The trivalent iron compound employed may be added as such or formed in situ, if desired by oxidation of a divalent iron compound. Thus I may use ferric hydroxide or hydrated ferric oxide either as such or formed by reaction of a ferrous or ferric salt with a solution or suspension of a hydroxide or a carbonata'with in-.- 40 jectionof air in. the case of a ferrous salt. Alternatively, the ferric compound for use in the process can be recovered from the precipitate formed when carrying out the process of the invention; I

The amounts of reagents required depend on i the form in'which they are added and uponthe amounts of silica, alumina or manganese oxide to be removed. Under suitable conditions and ordi- 50 nary type of liquors per cent or more of small amounts of silica can be removed by using at least 1.3 moles of iron-compound, reckoned as R203, per mole of silica, and at least 5 moles of calcium compound, reckoned as CaO, per mole of 56 silica, but the invention is in no way limited to these proportions.

The alkali metal hydroxide solution may be relatively dilute, e. g. it may contain about per cent by weight of alkali metal hydroxide. It may contain certain substances such as carbonate, sulphate and'chloride, which are often present in caustic liquors, without preventing the precipitation of the silicon compound. The solution may also be in the form of a magma or slurry containing solid calcium carbonate or hydroxide (e. g. a magma obtained in a lime causticizing process) and the said calcium carbonate or hydroxide may be utilized as the second reagent, only a reagent or reagents of the first group being added to the solution.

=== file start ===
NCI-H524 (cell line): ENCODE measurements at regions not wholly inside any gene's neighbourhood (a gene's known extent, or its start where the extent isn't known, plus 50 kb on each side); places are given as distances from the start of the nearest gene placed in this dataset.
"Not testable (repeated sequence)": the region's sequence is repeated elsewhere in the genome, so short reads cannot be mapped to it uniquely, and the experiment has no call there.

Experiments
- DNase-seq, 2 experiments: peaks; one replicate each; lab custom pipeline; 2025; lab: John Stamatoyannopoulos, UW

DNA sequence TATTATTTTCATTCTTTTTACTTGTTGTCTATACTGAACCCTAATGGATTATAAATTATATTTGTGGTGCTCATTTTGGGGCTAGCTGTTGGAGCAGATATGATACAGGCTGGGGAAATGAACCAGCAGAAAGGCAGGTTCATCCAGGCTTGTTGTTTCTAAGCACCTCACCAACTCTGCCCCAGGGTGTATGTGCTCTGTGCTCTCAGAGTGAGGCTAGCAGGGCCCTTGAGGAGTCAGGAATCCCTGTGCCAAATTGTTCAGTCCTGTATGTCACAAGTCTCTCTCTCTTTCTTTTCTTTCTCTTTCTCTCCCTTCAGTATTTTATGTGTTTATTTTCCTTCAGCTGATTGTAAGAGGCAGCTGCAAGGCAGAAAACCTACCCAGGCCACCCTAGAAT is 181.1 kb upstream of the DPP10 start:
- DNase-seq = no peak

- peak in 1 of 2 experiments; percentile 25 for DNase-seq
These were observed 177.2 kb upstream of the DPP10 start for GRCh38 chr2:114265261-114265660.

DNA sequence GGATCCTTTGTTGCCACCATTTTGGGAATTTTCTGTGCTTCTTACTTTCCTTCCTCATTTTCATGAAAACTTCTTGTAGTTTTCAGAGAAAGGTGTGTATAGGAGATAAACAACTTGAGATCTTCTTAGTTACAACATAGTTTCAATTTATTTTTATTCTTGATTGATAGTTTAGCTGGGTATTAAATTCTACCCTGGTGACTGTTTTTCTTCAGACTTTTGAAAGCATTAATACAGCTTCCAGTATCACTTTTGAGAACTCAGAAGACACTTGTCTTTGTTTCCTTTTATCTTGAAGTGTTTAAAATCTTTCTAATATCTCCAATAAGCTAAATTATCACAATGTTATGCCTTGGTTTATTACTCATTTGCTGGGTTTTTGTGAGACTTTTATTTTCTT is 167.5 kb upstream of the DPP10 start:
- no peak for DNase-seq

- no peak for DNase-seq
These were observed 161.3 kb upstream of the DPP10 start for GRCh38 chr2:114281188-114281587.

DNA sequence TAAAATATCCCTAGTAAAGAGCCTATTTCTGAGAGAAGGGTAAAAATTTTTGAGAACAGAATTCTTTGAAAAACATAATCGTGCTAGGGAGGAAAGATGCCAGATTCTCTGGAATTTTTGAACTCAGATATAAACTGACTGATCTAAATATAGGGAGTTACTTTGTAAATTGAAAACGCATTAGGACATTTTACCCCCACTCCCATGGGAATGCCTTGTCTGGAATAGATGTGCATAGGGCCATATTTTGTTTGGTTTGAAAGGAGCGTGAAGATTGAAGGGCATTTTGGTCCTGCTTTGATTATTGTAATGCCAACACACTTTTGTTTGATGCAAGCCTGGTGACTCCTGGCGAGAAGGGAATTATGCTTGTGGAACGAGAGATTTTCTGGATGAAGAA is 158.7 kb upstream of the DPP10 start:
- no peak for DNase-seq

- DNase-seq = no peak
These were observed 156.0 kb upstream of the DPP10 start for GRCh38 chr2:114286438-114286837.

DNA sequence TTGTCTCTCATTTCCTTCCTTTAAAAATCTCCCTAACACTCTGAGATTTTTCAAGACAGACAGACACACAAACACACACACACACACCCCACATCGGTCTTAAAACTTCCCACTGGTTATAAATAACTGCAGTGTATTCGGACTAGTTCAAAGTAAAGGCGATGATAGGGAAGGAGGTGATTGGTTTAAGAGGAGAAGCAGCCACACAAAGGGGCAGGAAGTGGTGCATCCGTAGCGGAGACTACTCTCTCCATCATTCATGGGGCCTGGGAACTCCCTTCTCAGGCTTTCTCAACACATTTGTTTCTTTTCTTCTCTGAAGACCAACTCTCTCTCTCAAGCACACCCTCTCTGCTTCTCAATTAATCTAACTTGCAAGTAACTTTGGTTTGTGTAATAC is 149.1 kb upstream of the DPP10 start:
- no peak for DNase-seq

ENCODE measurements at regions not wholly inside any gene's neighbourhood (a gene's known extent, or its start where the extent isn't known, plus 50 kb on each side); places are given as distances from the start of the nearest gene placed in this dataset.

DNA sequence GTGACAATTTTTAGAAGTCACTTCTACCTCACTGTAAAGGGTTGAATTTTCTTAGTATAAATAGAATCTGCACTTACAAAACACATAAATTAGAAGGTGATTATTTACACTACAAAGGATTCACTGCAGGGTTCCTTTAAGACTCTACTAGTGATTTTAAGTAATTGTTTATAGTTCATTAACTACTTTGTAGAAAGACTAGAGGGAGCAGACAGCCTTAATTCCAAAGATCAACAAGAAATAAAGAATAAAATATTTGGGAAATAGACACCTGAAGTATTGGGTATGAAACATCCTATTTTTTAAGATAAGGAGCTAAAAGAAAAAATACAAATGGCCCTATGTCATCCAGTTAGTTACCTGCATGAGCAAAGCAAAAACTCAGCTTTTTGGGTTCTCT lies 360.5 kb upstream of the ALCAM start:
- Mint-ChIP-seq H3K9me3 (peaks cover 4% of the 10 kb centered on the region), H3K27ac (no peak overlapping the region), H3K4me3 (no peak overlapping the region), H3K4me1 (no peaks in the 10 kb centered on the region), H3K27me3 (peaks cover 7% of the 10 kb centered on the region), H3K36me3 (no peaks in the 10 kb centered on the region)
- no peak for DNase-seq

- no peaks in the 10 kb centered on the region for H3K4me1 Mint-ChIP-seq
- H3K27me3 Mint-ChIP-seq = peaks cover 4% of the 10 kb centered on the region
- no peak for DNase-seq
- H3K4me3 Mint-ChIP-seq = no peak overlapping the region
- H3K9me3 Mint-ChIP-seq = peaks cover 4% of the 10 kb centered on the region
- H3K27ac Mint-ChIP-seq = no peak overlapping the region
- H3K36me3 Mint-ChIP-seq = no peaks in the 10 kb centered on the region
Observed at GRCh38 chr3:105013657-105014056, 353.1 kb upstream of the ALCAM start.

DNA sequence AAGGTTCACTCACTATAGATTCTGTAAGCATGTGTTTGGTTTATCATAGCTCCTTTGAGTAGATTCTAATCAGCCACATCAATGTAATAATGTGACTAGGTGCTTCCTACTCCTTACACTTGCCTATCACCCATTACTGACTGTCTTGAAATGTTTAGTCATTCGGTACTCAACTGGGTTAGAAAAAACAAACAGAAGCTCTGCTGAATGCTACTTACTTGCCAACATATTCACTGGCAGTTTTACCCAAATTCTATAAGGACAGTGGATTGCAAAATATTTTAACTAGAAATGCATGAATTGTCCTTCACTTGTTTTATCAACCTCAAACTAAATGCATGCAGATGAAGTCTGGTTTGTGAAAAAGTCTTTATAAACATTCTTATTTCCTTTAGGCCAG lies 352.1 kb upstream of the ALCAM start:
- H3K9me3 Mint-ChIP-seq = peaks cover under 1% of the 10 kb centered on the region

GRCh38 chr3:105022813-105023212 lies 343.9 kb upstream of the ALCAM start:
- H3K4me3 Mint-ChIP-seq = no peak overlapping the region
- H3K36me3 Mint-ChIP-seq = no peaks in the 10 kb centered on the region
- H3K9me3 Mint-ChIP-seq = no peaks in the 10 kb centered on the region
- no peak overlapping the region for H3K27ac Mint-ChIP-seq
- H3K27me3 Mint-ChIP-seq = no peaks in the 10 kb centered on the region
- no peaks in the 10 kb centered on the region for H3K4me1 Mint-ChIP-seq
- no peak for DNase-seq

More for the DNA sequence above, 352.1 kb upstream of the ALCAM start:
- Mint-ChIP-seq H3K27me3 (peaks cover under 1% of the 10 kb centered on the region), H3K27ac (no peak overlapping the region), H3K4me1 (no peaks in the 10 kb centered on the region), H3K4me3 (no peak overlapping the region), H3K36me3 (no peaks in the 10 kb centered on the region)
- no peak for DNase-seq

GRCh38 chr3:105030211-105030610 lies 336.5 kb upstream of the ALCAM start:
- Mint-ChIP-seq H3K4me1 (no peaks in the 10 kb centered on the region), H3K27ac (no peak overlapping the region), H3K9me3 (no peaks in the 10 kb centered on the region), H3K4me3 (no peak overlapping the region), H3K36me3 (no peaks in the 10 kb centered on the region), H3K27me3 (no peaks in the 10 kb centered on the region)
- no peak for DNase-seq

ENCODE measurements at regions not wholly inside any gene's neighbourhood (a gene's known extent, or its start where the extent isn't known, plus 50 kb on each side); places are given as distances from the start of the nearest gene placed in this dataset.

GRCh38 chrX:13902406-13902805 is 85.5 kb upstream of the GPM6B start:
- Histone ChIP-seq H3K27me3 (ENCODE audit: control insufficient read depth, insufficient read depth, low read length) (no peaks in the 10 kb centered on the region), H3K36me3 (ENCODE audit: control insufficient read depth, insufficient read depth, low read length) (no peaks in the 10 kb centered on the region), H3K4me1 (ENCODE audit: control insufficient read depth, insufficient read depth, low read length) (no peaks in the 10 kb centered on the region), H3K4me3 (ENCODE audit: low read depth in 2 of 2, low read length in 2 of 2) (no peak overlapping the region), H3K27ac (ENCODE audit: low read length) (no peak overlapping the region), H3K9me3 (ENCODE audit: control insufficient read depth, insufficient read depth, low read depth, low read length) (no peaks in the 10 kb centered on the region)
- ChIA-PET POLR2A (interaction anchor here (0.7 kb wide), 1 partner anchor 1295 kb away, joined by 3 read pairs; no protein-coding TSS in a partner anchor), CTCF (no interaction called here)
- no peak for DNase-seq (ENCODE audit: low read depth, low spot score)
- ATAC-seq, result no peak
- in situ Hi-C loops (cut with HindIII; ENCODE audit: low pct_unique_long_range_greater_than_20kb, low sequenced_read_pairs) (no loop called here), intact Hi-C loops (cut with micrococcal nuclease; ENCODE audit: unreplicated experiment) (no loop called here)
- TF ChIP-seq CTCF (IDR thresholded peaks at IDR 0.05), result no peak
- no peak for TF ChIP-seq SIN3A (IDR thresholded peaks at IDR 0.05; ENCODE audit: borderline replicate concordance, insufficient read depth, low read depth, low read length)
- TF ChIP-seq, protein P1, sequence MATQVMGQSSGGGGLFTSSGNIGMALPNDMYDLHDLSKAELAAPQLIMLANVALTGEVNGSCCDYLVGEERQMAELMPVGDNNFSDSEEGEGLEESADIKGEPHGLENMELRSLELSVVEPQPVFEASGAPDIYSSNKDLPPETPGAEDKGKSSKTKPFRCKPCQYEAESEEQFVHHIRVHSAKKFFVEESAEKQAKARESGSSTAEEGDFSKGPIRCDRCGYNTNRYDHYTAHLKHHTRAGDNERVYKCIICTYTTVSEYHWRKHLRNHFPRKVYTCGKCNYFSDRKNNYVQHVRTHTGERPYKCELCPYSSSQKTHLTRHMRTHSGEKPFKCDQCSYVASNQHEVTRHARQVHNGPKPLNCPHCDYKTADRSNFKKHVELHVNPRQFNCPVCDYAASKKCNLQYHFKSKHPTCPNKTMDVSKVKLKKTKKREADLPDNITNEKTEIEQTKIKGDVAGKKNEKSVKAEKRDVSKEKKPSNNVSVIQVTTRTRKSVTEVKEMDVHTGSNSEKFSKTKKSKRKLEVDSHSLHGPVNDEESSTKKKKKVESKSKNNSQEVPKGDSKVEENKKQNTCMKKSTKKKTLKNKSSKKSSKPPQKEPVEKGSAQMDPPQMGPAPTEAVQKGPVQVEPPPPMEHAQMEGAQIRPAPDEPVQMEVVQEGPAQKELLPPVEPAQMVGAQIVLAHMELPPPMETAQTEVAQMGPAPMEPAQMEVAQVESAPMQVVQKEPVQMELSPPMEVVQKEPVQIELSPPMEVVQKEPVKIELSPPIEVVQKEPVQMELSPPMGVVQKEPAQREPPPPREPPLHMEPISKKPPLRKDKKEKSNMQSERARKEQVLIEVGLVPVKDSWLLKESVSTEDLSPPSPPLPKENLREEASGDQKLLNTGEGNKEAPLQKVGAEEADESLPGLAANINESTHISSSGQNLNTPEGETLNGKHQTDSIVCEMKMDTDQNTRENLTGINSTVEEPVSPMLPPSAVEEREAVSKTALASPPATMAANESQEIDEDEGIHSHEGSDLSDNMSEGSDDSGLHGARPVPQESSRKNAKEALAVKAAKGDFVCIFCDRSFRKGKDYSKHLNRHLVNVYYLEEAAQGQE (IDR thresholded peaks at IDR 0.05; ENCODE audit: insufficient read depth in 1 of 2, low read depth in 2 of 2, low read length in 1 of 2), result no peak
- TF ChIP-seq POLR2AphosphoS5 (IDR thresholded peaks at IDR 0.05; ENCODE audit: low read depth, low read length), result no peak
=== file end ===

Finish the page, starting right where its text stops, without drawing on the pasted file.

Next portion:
The following examples illustrate, but do not limit, the invention.

Example 1 The initial solution contains 11 per cent by weight of NaOI-I per 100 parts of solution and a silica content, calculated as S102, of 400 parts per million. To 100 parts by weight of this solution, at a temperature of 100 C., 0.5 part of Ca(OI-I)2 is added with stirring, then 0.34 part of ferric sulphate as a 20 per cent solution. The solution is maintained at 100 C. for about 2 hours, with stirring, after which the precipitate is removed from the liquor in any suitable manner. The solution now contains only about 40 parts per million of silica, i. e. 90 per cent of the silica has been removed. In addition, about 50 per cent of the alumina content of the solution, initially about 300 parts per million, is removed.